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End of the deadline: What now for US-North Korea talks?

5 min read

Kim Jong Un has made it clear there will “never be denuclearisation on the Korean Peninsula” if Washington adheres to “its hostile policy”, as the North Korean leader’s year-end deadline for the Trump government to restart negotiations elapsed.

Kim and US President Donald Trump met twice last year – in Hanoi and at the Korean Demilitarized Zone, the area dividing the two Koreas – but failed to reach an agreement that seemed imminent after the landmark 2018 Singapore talks.

The North Korean leader issued a year-end deadline to the Trump administration to get back to the negotiating table.

The US regarded the ultimatum as artificial and in his New Year’s address following a four-day Worker’s Party meeting in the North Korean capital Pyongyang, Kim made it clear there were no grounds for North Korea to be bound by a self-declared moratorium on testing nuclear bombs and intercontinental ballistic missiles (ICBMs).

“We will steadily develop necessary and prerequisite strategic weapons for the security of the state until the US rolls back its hostile policy towards the DPRK (Democratic People’s Republic of Korea) and lasting and durable peacekeeping mechanism is built,” Kim said in his New Year’s address following a four-day Worker’s Party meeting in Pyongyang.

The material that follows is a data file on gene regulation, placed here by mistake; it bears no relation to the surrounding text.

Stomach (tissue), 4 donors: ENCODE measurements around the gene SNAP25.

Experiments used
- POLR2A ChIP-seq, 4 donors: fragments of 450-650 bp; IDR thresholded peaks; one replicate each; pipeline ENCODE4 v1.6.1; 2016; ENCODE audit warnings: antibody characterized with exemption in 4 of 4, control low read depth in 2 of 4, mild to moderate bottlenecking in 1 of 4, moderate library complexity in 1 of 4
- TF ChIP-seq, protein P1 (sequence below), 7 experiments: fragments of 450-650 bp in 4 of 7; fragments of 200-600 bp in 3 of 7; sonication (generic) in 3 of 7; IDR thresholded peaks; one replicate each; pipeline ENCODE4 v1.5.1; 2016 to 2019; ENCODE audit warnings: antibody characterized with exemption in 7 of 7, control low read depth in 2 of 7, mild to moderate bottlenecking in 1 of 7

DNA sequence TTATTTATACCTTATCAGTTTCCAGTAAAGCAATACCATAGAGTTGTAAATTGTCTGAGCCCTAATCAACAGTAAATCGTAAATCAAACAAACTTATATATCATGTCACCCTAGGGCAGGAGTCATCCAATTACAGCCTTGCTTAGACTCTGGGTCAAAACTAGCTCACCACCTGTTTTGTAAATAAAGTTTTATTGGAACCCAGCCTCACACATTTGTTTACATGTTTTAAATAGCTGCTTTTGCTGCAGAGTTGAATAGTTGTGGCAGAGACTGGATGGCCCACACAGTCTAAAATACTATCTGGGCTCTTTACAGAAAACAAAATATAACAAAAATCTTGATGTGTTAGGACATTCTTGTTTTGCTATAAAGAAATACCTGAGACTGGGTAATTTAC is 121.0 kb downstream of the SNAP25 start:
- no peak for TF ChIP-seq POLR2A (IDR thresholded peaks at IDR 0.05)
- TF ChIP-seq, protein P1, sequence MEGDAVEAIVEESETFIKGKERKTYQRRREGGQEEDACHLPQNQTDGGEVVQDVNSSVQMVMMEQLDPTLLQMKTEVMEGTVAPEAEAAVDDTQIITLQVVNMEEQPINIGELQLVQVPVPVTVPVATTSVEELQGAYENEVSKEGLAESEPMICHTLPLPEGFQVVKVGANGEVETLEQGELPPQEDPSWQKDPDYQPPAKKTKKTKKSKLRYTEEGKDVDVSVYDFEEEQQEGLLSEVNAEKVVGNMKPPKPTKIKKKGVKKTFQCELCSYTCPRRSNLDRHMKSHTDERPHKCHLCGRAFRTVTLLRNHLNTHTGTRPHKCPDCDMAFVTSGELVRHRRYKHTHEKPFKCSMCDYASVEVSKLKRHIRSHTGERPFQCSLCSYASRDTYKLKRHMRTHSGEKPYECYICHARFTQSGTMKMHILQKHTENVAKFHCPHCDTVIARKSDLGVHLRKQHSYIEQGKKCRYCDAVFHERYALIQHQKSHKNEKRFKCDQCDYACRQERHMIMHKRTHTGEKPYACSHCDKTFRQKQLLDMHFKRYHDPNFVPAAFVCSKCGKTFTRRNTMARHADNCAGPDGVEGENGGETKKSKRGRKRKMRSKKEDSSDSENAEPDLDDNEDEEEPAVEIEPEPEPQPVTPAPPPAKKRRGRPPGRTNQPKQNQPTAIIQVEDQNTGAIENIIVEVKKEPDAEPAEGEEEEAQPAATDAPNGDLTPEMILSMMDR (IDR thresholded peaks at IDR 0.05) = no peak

“The present situation warning of long confrontation with the US urgently requires us to make it a fait accompli that we have to live under the sanctions by the hostile forces in the future, too, and to strengthen the internal power from all aspects.”

The North Korean leader also revealed plans to introduce a “new strategic weapon” in the near future, state media reported him as saying.

“We will reliably put on constant alert the powerful nuclear deterrent capable of containing the nuclear threats from the US and guaranteeing our long-term security.”

US Secretary of State Mike Pompeo hoped the North Korean leader would “choose peace and prosperity over conflict and war” but analysts suggest that lack of an agreement is a result of a conflicting approach to the talks.

“It seems the US and North Korea were unable to agree on the fundamental approach to negotiations, much less the content of them,” Jenny Town, fellow at the Stimson Center and managing editor of 38 North, told Al Jazeera.

“The US keeps striving for a working-level process to establish a detailed plan of implementation before an agreement is signed. The North Koreans, with Kim actively involved in the negotiation, seem to want an agreement to some top-level goals first.

“Once that’s signed, they can then hand down the mandate to the working level.”

Who wants what
Matthew Kroenig, associate professor at Georgetown University in Washington, DC, echoed those views before adding that the sequence of what each side needs has been significant in matters remaining unresolved.

“Trump is a showman. He wanted to meet Kim directly. He believes that he’s a master negotiator and only he could sit down with Kim and achieve a breakthrough,” Kroenig told Al Jazeera.

“The second disagreement is about sequencing. North Korea wants sanctions lifted upfront in order to continue talks while the US has been very clear: The sanctions will remain until denuclearisation is under way.